The 2016 Summer Olympics is kicking off at Rio de Janeiro on August 5. There is no doubt this is the most watched sporting event in TV history, with the 2012 London Olympics garnering 219 million viewers in the United States alone.
On a survey conducted by Resonate, research revealed that viewers are generally grouped into two categories: those who watch the Games because they value patriotism or support their nation’s athletes, and those who show general interest in joining in the Olympic spirit.
New athletes will make their debuts this year, while some are bound to play their final games prior to retirement. Whether you tune in for the sporting events themselves or to ogle the build and talent of your favorite competitors, there is no denying the Games’ appeal. Thus, we present to you ten twentysomething record and barrier breakers to admire, root for and keep an eye on *wink-wink*.
1. Melissa “Missy” Jeanette Franklin, 21
Also known as “Missy the Missile,” she began her national and international career at the 2008 Olympic trials when she was just 13 years old. In 2012, she entered the Olympics as a junior high school student. As a four-time Olympic gold medalist and winner of 11 world championship golds, she currently holds the world record in the 200-meter backstroke and American records in both the 100-meter and 200-meter backstroke.
One of her favorite drills includes the old school water bottle balance. Watch out for “the girl with the built in flippers” this August.
“Yes, it’s the Olympics. But it’s also just another swim meet. The pool is the same length. The lanes are the same width. It’s just the same thing you’ve done a hundred times over and over again.”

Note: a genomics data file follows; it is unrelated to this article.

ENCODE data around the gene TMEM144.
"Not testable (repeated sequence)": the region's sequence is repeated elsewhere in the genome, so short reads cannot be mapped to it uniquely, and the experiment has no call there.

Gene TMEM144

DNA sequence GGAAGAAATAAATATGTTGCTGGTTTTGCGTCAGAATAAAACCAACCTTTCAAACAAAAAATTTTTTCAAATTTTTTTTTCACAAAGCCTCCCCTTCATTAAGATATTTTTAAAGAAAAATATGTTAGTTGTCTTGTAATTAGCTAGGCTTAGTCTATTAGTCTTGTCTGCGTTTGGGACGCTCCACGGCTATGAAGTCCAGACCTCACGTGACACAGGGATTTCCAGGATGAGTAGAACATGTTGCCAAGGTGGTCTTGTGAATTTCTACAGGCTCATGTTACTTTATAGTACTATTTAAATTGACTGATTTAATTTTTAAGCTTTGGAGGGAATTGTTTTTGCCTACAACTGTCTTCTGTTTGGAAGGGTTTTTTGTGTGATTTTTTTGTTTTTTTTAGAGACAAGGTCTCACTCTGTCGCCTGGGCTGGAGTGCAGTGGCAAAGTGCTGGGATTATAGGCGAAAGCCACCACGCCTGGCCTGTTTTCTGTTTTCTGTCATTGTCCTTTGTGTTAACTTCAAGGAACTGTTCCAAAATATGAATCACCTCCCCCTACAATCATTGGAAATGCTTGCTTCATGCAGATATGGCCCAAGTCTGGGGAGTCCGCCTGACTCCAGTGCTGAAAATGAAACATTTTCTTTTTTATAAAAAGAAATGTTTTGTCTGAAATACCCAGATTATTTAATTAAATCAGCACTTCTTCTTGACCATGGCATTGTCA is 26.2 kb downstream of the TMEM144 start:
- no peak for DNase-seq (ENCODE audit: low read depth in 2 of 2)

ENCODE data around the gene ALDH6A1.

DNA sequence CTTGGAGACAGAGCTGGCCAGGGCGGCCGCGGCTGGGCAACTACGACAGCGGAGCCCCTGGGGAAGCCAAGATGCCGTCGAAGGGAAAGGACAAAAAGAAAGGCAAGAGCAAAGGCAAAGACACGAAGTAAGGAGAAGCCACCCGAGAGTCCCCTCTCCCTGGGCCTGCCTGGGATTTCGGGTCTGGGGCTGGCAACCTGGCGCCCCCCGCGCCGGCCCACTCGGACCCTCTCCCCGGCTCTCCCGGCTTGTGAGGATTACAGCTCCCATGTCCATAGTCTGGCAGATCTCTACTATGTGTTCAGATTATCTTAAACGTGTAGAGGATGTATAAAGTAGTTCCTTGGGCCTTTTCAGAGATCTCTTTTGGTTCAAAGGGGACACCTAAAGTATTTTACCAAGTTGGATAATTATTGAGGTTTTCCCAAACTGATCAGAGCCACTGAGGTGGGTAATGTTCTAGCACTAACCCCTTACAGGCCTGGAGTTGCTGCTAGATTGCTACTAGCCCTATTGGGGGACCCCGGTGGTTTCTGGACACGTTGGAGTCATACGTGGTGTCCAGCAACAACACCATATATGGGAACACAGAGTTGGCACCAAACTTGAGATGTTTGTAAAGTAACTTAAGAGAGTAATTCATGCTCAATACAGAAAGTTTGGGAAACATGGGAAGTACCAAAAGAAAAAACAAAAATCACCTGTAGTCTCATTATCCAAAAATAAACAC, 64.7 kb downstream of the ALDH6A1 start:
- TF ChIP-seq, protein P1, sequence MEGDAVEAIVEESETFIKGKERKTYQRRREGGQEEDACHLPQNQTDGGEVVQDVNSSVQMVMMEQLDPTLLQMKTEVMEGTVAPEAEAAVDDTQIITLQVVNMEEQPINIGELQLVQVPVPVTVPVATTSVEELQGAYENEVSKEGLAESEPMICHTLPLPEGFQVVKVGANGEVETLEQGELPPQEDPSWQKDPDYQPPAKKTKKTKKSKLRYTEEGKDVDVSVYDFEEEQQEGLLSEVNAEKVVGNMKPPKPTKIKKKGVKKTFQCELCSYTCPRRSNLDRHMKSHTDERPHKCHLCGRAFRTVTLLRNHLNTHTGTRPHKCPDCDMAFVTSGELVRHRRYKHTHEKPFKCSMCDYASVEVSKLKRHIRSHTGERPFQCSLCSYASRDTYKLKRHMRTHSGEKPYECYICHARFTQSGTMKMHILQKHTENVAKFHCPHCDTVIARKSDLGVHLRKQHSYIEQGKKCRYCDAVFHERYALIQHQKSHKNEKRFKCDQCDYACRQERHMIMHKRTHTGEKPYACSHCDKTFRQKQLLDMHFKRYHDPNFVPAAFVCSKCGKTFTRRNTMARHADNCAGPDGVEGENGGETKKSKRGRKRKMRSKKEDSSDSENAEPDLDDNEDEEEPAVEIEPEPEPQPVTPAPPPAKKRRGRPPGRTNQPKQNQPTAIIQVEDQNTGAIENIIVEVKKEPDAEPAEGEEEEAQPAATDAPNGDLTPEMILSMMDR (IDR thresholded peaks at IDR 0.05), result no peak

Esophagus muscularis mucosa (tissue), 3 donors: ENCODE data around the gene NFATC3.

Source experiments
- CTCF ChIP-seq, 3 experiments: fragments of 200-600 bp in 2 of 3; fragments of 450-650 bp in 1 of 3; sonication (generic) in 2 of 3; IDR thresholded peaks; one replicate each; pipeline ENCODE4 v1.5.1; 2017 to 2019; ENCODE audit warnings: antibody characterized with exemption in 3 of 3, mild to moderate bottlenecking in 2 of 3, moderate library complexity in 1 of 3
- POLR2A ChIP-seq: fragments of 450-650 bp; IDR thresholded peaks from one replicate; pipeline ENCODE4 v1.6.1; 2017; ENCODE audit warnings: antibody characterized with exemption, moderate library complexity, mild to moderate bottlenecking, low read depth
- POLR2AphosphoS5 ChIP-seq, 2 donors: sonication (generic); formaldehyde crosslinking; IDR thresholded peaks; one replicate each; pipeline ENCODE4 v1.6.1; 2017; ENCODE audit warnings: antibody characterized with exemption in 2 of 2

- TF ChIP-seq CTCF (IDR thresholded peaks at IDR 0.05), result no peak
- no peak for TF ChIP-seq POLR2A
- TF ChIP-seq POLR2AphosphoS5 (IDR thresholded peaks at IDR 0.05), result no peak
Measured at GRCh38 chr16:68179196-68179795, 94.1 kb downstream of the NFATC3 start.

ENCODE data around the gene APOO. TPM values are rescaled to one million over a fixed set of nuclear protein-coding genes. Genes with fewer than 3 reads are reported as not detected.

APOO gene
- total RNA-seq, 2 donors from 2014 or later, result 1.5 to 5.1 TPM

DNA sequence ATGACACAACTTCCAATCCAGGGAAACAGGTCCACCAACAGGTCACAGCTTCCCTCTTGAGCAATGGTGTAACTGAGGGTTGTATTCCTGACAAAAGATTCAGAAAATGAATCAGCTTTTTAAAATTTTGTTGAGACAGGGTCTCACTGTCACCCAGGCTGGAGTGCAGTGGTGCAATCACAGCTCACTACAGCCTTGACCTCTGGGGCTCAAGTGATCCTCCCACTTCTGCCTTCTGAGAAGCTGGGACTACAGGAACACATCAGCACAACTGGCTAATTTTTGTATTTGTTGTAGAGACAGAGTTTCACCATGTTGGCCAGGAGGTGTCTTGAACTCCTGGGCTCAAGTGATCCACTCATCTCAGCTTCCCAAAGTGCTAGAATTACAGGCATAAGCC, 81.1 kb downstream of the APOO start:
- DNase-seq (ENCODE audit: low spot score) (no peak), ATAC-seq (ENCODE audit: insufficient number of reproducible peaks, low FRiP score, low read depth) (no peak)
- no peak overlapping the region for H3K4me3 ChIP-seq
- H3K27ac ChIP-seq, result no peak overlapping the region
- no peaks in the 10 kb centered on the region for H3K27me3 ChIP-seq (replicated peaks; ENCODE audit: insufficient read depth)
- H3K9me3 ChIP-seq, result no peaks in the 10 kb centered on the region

2. Shelly-Ann Fraser-Pryce, 29
Track and Field
Nicknamed the “Pocket Rocket,” the soon-to-be 30-year-old has won two consecutive 100 meters in the last two Olympics. She made history as the first Jamaican woman to win gold in the 100-meter race at the Beijing Olympics. Shelly-Ann Fraser-Pryce is ranked fourth on the list of fastest 100m female runners of all time.
Along with Usain Bolt, Shelly-Ann Fraser-Pryce even has her own Jamaican Postal Services stamp.
“Self-motivation is the driving force behind every success. If you don’t have what you want, then it’s time to work even harder.”
3. Andre De Grasse, 21
Track and Field
Would you believe us if we said he only began sprinting four years ago?
Dubbed “Tip”, he also excels in basketball, soccer and baseball. De Grasse is ready to run his heart out as he is bound to line up against legendary Usain Bolt, who he also considers his mentor, at the 2016 Olympics.
Andre De Grasse sprinted his way to triumph in his ultimate race before the Rio Olympics, beating former Jamaican world record holder Asafa Powell by .06 seconds in the American track league meet last July 23. He signed a professional contract with Puma in 2015.
“Never let your successes go to your head. Never let your failures go to your heart.”
4. Federica Pellegrini, 27
Federica Pellegrini is the first female Italian swimmer to become an Olympic title holder as well as the first to set several world records. As a freestyle specialist, she was the first female to break the 4-minute barrier in the 400m freestyles at the 13th FINA World Championships with a world record of 3:59.15.
“Italy’s national darling” definitely refers to more than just her swimming feats. Her passion for fashion is conveyed in the Vanity Fair issue she appeared in this past May. Not only will she be joining the Rio Olympics, she will also be bearing Italy’s flag at the opening ceremony – on her 28th birthday.
Rio will be her fourth and last Games, though, as she opts to focus more on her family life.
“Even if I decided to stop at this very moment, I would do it with a smile because I think I have given as much to the sport as swimming has given to me.”
5. Kohei Uchimura, 27